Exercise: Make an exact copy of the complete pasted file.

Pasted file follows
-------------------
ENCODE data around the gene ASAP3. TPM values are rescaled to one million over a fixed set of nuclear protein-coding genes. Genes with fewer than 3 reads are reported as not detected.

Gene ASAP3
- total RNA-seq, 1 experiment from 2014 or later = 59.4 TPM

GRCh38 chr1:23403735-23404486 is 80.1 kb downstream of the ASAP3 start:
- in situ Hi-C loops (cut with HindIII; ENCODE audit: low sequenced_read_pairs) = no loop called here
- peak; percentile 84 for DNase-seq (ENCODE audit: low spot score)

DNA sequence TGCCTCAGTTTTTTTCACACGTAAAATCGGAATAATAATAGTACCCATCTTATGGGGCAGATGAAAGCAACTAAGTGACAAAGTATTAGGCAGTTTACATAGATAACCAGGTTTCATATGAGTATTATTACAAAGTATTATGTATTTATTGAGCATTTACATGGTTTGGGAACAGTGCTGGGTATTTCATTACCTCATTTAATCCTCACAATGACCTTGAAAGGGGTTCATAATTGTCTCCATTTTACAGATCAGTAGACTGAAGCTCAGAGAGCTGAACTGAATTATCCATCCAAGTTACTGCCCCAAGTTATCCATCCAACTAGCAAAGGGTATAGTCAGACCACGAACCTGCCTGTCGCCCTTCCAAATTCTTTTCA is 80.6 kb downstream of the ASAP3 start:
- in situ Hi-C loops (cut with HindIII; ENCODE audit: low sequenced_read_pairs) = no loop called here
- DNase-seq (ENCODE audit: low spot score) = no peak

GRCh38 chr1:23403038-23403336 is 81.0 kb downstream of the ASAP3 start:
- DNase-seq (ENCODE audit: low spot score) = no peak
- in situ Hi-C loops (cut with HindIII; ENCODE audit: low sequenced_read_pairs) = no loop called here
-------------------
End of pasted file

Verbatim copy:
ENCODE data around the gene ASAP3. TPM values are rescaled to one million over a fixed set of nuclear protein-coding genes. Genes with fewer than 3 reads are reported as not detected.

Gene ASAP3
- total RNA-seq, 1 experiment from 2014 or later = 59.4 TPM

GRCh38 chr1:23403735-23404486 is 80.1 kb downstream of the ASAP3 start:
- in situ Hi-C loops (cut with HindIII; ENCODE audit: low sequenced_read_pairs) = no loop called here
- peak; percentile 84 for DNase-seq (ENCODE audit: low spot score)

DNA sequence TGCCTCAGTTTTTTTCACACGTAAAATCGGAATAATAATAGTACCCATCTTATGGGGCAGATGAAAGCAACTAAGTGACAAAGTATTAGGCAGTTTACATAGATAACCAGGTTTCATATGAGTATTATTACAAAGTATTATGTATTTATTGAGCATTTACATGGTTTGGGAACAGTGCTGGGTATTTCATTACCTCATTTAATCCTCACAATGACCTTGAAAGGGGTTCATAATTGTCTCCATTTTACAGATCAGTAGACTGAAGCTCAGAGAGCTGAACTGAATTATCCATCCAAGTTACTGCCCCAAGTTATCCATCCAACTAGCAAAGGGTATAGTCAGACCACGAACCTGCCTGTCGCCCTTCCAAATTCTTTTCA is 80.6 kb downstream of the ASAP3 start:
- in situ Hi-C loops (cut with HindIII; ENCODE audit: low sequenced_read_pairs) = no loop called here
- DNase-seq (ENCODE audit: low spot score) = no peak

GRCh38 chr1:23403038-23403336 is 81.0 kb downstream of the ASAP3 start:
- DNase-seq (ENCODE audit: low spot score) = no peak
- in situ Hi-C loops (cut with HindIII; ENCODE audit: low sequenced_read_pairs) = no loop called here